Lifetime of Simpsons

S21 E10 – Once Upon a Time in Springfield



Well, yesterday we were treated to a Grandpa heavy episode and today we get something almost as good. Sadly it’s not a Mr. Burns episode, I guess we’ll never get that lucky again, but it’s still pretty good. It’s a Krusty episode folks. Haven’t had one of these in a while, so we should savor it, because it’s very fleeting.

Things start off with a quick glimpse into Krusty’s show where he and Mr. Teeny are shooting flaming arrows at each other’s crotches. Ah, the theater. This is of course quality entertainment to people like Bart and Homer, but once the show’s over Krusty is quickly approached by some network suits who have some suggestions. They claim that Krusty’s show is skewing too male, and that he needs to focus on getting girls interested in the show. So he’s getting a costar to help jumpstart the rating.

Meanwhile we’re introduced to our B-Plot, which opens up with Marge proudly making her own donuts for the family with a brand new fryer. However, shockingly, Homer isn’t interested. And it’s because he gets free donuts at the Power Plant, so there’s no need to eat any at home. Which means it’s time for some dramatic irony, because when Homer gets to work he’s horrified to find that the Plant no longer gives away free donut in order to cut costs. And guess what? Homer doesn’t take it well.

But we’ll just let that percolate for a while. It’s time to check back in on Krusty and his new costar. It turns out to be a woman named Princess Penelope who dresses like a Disney princess and sings songs about friendship and magic. Which obviously horrifies Bart and Milhouse. Lisa is also pretty irritated by how low of a common denominator they’re shooting for, but is easily swayed when a unicorn shows up, instantly becoming a huge fan of Penelope.

Oh hey, it turns out this episode is going to switch between the A-Plot and the B-Plot pretty frequently, because it’s already time to see what’s up with Homer. He’s not happy. And neither is Lenny and Carl, who sit at Moe’s complaining about how they’re being treated. And while they’re bitching about Mr. Burns they get a surprising visitor. A headhunter who wants to help them get a new job at the Capital City Power Plant. Turns out Nuclear Power Plant workers are in high demand, and he’s sure he can get them a much better job.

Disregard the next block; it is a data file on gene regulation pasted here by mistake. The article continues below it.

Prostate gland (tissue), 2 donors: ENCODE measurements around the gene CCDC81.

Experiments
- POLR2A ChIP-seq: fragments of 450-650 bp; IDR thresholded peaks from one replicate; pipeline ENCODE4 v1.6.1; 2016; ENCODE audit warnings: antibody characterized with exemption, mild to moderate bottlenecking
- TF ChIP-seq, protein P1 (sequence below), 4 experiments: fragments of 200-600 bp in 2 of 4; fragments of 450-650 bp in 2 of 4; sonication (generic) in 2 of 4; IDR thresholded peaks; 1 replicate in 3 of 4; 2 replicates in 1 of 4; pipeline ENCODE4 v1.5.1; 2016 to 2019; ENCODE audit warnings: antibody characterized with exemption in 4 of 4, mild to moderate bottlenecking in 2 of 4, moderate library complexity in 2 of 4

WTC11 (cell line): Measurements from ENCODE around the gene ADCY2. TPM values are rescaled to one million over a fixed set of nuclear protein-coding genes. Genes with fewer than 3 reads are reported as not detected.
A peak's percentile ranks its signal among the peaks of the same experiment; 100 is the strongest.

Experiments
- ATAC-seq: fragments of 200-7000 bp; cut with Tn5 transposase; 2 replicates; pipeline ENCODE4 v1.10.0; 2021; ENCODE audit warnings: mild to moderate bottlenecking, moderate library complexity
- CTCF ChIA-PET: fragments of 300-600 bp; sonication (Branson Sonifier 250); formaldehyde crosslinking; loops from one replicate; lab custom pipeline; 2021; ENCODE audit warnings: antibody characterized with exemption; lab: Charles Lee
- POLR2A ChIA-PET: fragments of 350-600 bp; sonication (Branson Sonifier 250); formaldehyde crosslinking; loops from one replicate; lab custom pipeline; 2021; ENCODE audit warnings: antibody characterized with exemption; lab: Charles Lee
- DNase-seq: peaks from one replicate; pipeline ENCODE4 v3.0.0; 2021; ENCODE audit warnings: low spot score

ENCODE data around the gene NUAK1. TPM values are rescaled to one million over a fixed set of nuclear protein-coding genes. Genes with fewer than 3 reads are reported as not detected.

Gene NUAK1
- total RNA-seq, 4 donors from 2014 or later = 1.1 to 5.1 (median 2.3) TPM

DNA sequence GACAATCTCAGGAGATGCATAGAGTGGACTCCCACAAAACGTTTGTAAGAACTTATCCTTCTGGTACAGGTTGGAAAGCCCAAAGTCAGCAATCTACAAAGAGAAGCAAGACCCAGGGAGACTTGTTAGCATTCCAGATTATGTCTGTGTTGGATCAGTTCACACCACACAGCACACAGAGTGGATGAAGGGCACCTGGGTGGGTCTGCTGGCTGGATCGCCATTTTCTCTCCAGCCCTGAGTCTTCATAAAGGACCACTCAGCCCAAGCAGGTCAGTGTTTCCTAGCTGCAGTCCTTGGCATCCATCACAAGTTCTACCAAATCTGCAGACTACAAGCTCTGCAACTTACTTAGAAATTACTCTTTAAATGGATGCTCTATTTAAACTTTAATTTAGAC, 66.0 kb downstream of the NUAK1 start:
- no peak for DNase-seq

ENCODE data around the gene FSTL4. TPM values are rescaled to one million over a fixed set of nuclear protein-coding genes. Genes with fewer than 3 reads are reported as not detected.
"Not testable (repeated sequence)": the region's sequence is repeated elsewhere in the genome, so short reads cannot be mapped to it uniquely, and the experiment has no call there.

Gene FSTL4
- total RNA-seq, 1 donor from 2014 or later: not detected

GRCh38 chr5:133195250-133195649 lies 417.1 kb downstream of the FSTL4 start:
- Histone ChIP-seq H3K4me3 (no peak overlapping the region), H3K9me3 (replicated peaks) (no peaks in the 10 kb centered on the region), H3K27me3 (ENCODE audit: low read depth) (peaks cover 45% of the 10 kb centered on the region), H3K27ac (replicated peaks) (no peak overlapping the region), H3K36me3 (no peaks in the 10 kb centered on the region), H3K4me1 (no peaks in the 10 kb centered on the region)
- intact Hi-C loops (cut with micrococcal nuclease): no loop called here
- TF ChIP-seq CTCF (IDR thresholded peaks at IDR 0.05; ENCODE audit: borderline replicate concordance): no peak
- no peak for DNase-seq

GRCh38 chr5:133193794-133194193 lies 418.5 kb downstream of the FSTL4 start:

But that’ll take a while, for now let’s see how Princess Penelope is doing. Really well! So well in fact that Krusty’s audience is suddenly mostly comprised of little girls. Which is a little unnerving to him, but he’s a professional, so he keeps putting on a quality show. And the girls respond by booing and heckling him, insisting that they get more and more of Penelope. So that’s probably not going to be a good thing.

And Bart’s really irritated about it. Bart starts wandering around the studio, complaining about how women ruin everything like he’s a goddamn neck-beard sporting MRA asshole, trying to avoid everything with Princess Penelope’s face on it. Which is pretty hard. He even finds that all of the Krusty merchandise has been thrown out of the little store on the studio grounds. Hell, they even have thrown Krusty out, leaving him to sit in an alley pathetically. But Bart gets talking to him, and Krusty decides that it’s time for a comeback! Again!

Krusty then storms back into the studio, deciding that the perfect way to start his comeback is to tell off Princess Penelope. So he storms into her dressing room, ready to yell at her, when something shocking happens. She starts hitting on him. Turns out that Penelope has been obsessed with Krusty for almost her entire life, and she’s been madly in love with him from a far. And now that they work together, her dreams are coming true. And because Krusty is a sleaze, he’s of course fine with starting a sexual relationship with this woman who’s decades younger than him.